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Die Casting News

Nanocomposite Costings for Die Casting

Posted by Hill and Griffith Company on Mar 4, 2020 1:58:06 PM

Excerpt from the March 2014 issue of Metalworking World by Fabio Boiocchi

The working instruments and the dies for forming metal parts, especially in the HPDC (High-Pressure Die casting) technology, are very complex components subjected to strong stresses. In those applications, different failure mechanisms can, therefore, occur: thermal fatigue, cracking, abrasive wear, plastic deformation, transfer of die-cast metal on the die surface. Those problems can cause frequent downtimes of productive lines. It is assessed on average a productivity decrease equal to at least 15%, which causes 15% of the volume of production rejects. This has naturally relevant economic and environmental implications related to the process, efficiency, and energy and raw materials consumption.

Die Casting Nanocomposite Coatings

One of the most effective means to delay the soldering reaction provides for the modification of the surface characteristics of the die through coatings, heat treatments and surface reactions. In particular, the hard nanocomposite coatings based on nitrides or transition metal carbides can protect the surface against the erosion, soldering and other damaging mechanisms, thus improving the surface functionality and increasing the die service life by 10 times. At the same time these coatings drastically reduce the refrigeration and detaching agents. Over the last few years, they have developed the single layer, the multilayer and micro-structure gradients with chemical and stoichiometric tests of different coatings, they represent cutting-edge solutions in the coating technology.

The modifications of the die surfaces result in an improvement of the resistance to wear and, consequently, they allow obtaining a reduction of costs in the forming process. This article is presenting the results of a study concerning two nanocomposite coatings (AlSiTiN and AlSiCrN) deposited on H11 steel and on nitride H11. Coatings have been analyzed in terms of hardness, friction adhesion and resistance to wear at high temperatures (in this case, equal to 450° C).

When the coating gets hard

All nanocomposite coatings show high hardness. AlSiTiN and AlSiCrN alloys, in particular, show comparable values on the different H11 and H13 substrates. Nitrided coatings are the cases with higher hardness in both. Good adhesion properties were observed for all coatings. The thin layer deposited on the H11 substrate and above the nitrided layer shows the same type of yield. In the beginning, it is possible to observe some parallel cracks along the scratching channel and some internal chipping. Besides, at the beginning of the track it was not possible to detect any acoustic emission. AlSiCrN_H13 and AlSiTiN_H13 underwent the spallation of the interface at the edge of the track due to the scratching. The progressive propagation inside the track leads then to the complete final detachment. AlSiTiN, deposited on the H13 sample, presents the highest critical charge and the nitriding causes a decrease of the adhesion. 

When comparing the friction evolution, the deposited AlSiTiN alloy turned out to be the one with minor friction coefficient. The nitriding determines an increment of the friction coefficient. If we compare the depth at the end of the tests at 5,000 and 15,000 revolutions, the thin AlSiCrN coating shows a high resistance in comparison with the AlSiTiN alloy in all the cases considered in this analysis. For this reason, AlSiCrN has not lost the coating layer at the end of all tests. Besides, it is worth pointing out that the depth is constant and homogeneous for all the traces due to wear.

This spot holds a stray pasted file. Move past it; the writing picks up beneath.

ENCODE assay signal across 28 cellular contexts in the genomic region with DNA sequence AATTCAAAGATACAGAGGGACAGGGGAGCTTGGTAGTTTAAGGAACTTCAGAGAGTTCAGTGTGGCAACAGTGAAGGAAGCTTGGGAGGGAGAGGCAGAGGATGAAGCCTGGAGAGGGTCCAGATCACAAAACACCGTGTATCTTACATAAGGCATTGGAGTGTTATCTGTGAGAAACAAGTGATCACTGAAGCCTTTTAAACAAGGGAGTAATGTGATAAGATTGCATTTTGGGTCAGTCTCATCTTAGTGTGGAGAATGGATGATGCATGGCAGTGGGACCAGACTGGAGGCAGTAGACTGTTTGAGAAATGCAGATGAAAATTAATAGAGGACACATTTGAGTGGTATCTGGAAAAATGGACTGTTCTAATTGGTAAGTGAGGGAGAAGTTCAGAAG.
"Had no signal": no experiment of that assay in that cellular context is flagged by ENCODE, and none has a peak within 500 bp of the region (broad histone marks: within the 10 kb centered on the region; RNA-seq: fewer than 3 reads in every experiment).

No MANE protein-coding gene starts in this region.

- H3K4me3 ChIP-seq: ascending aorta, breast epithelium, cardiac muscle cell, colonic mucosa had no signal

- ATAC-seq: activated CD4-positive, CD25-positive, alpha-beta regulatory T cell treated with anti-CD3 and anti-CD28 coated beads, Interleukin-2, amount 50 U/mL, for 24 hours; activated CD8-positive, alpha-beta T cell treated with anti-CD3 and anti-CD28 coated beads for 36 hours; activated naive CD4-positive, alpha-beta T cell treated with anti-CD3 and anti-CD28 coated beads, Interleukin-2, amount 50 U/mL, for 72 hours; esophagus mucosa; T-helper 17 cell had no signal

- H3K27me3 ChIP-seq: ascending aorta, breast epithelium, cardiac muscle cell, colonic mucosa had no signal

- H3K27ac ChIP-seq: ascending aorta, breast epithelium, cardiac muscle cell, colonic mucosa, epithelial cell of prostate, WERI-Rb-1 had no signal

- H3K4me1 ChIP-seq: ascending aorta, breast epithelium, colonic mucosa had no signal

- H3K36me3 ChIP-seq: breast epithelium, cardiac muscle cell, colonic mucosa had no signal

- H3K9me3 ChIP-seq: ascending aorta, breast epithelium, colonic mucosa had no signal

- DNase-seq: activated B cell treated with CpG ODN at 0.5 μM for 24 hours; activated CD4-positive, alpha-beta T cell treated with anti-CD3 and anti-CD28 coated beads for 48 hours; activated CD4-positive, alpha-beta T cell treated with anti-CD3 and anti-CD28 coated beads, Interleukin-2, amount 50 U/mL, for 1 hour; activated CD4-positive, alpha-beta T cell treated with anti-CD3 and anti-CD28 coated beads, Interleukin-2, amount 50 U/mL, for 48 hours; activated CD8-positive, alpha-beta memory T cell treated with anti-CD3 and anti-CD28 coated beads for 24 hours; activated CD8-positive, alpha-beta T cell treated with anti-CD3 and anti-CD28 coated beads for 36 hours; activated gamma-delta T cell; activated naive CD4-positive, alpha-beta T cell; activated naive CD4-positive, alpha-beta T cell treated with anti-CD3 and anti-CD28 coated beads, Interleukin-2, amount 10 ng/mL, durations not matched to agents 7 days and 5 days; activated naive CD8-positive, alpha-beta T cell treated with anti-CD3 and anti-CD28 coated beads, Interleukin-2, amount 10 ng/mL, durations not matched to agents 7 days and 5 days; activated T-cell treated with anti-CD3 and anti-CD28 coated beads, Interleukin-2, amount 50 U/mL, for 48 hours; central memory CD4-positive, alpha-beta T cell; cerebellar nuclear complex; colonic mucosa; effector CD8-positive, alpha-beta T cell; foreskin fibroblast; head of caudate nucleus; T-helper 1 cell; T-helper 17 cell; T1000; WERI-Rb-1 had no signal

Nitrided materials feature higher resistance to wear; and this is a likely consequence of the higher hardness that they can boast in comparison with others. We have treated two nitrided inserts coated with AlTiSiN and two with AlTiN and two die cavities with AlTiN treatment. The duration of the production process to which the pieces were subjected consists of 100,000 initial cycles, which allow highlighting the present modifications and defects. The result was, however, that the coated cavities did not show any improvement in comparison with untreated cavities; the inserts coated with AlTiN showed evident defects on the surface and, finally, the AlTiSiN-coated inserts did not show any kind of defects. The test was then continued up to 175,000 cycles, then until the time in which inserts coated with AlTiN revealed to be so defective that their replacement became necessary.

On the contrary, AlTiSiN inserts were still in good condition. Even at 175,000 cycles it was not possible to identify any difference between coated and uncoated cavities. At the end of something like 375,000 cycles AlTiSiN inserts and AlTiN cavities underwent some further inspections again. And they permitted to point out that in this case AlTiSiN inserts showed some surface defects. The comparison remained on the contrary unchanged for cavities. In short, it was observed that the life cycle of an insert nitrided and coated with AlTiN can approximately bear a total of 175,000 cycles. And, contextually, that the life cycle of an insert nitrided and coated with AlTiSiN approximately corresponds to 350,000 injection cycles. An aluminum injection die was composed by four parts differently treated (one part coated with CrN, one part coated with AlTiSiN and, at the bottom, the uncoated parts).

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Tags: Die Casting, Die Casting Release Agents, Die Casting Lubricants, Die Casting Release Agent, Die Casting Lubricant, Die Casting Process, die casting lubricant management, Metalworking World Magazine

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